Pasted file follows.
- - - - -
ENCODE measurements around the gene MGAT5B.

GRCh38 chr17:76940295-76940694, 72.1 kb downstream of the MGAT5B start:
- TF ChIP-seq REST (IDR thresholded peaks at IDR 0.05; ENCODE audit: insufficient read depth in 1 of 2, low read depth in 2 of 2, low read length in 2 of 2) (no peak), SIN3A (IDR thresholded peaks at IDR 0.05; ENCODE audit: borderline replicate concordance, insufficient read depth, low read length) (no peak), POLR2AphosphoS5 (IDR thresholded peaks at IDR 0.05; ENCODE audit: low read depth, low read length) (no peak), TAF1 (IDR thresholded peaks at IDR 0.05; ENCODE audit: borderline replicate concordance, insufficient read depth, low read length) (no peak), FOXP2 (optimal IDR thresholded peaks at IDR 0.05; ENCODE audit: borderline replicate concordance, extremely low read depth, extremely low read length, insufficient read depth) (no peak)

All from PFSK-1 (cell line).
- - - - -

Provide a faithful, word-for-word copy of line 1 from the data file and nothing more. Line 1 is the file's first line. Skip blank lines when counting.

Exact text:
ENCODE measurements around the gene MGAT5B.